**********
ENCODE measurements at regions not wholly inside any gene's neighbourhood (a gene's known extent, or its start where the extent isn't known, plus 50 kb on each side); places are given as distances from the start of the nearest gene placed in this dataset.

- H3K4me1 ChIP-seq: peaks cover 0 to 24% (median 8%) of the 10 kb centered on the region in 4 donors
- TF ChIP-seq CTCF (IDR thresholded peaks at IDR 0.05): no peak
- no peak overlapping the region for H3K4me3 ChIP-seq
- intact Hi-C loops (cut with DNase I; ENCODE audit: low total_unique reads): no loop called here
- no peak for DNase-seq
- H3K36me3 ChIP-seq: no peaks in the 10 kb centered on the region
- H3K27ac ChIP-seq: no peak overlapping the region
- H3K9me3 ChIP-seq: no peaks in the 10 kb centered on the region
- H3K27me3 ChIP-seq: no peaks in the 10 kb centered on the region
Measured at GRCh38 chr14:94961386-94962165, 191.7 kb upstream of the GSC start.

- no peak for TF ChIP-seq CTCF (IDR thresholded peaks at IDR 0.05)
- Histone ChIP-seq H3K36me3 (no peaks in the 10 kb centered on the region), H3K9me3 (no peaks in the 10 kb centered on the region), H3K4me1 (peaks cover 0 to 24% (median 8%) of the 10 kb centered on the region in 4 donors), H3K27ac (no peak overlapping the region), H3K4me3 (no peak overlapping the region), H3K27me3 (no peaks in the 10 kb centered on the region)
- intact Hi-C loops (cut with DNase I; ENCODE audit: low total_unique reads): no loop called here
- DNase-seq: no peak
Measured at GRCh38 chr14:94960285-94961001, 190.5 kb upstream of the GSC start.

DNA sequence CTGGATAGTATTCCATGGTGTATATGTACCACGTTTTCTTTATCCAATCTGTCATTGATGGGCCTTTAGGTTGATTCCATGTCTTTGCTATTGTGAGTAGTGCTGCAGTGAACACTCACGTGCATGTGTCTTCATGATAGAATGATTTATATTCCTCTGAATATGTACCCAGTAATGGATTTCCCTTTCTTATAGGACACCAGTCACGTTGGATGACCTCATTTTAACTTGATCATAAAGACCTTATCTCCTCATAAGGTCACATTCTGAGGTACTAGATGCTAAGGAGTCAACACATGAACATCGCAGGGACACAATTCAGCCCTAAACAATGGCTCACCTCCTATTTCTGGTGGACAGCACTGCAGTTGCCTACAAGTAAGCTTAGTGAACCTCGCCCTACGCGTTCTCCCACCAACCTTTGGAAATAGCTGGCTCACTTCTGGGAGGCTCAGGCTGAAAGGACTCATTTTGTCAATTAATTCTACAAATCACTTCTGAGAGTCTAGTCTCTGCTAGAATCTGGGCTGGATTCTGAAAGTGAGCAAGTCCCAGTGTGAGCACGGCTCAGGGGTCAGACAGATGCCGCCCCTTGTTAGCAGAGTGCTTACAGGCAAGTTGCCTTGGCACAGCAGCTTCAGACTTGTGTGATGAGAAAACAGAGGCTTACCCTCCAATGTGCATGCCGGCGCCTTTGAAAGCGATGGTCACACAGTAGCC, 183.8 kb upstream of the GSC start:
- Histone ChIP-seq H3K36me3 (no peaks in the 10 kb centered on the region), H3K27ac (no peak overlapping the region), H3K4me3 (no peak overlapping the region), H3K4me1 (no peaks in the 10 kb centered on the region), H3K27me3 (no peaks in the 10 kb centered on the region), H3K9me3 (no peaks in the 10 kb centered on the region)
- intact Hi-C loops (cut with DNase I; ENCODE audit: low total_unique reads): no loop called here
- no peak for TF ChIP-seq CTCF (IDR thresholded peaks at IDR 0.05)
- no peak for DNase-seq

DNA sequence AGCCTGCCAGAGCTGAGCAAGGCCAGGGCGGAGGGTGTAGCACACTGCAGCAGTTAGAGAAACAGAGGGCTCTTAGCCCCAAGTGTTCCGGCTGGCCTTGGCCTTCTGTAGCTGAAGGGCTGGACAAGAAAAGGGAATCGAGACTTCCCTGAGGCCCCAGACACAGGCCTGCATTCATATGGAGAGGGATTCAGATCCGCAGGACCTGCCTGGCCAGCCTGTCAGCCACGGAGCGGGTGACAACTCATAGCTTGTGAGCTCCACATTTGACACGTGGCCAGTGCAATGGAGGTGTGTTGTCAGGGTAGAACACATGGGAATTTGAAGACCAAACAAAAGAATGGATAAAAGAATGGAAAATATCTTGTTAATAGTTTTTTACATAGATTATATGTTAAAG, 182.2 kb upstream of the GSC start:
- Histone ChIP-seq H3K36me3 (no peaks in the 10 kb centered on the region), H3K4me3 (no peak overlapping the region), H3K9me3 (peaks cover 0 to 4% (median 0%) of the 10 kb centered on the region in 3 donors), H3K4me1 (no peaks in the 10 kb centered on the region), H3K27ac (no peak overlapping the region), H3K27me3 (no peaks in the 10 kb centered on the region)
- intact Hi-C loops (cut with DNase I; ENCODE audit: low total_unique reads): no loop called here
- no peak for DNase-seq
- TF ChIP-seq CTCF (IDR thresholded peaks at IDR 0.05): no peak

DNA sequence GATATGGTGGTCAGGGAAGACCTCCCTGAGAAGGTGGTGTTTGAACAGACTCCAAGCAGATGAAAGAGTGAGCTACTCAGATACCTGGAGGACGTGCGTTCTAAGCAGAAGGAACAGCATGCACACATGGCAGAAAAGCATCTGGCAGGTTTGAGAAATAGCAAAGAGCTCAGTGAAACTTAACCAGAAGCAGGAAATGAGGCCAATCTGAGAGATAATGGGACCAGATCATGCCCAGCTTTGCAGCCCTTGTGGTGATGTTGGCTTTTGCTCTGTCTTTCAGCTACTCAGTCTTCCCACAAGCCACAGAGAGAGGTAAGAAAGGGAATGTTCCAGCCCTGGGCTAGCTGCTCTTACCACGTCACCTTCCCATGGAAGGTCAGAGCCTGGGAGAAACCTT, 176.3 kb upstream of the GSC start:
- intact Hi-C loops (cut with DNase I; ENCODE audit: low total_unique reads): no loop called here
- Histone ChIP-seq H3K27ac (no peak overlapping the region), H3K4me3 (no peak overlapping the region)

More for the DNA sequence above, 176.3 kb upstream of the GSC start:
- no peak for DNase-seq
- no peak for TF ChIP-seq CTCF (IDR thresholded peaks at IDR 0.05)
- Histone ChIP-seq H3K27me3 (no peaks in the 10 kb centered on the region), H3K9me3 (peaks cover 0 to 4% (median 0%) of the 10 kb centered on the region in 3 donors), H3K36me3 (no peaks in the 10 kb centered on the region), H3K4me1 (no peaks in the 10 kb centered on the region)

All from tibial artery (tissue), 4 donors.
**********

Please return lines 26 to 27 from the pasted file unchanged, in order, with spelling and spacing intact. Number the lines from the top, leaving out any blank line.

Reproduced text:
- TF ChIP-seq CTCF (IDR thresholded peaks at IDR 0.05): no peak

DNA sequence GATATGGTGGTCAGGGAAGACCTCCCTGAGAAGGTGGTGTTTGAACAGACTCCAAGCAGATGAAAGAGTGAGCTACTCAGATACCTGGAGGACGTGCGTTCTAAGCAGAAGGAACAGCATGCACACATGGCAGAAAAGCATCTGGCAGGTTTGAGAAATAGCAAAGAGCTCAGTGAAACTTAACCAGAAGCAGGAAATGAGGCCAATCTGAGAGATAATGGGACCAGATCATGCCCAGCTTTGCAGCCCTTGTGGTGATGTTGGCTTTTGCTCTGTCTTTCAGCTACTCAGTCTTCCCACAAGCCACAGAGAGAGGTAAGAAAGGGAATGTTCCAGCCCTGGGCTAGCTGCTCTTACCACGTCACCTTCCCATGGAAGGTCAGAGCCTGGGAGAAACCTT, 176.3 kb upstream of the GSC start: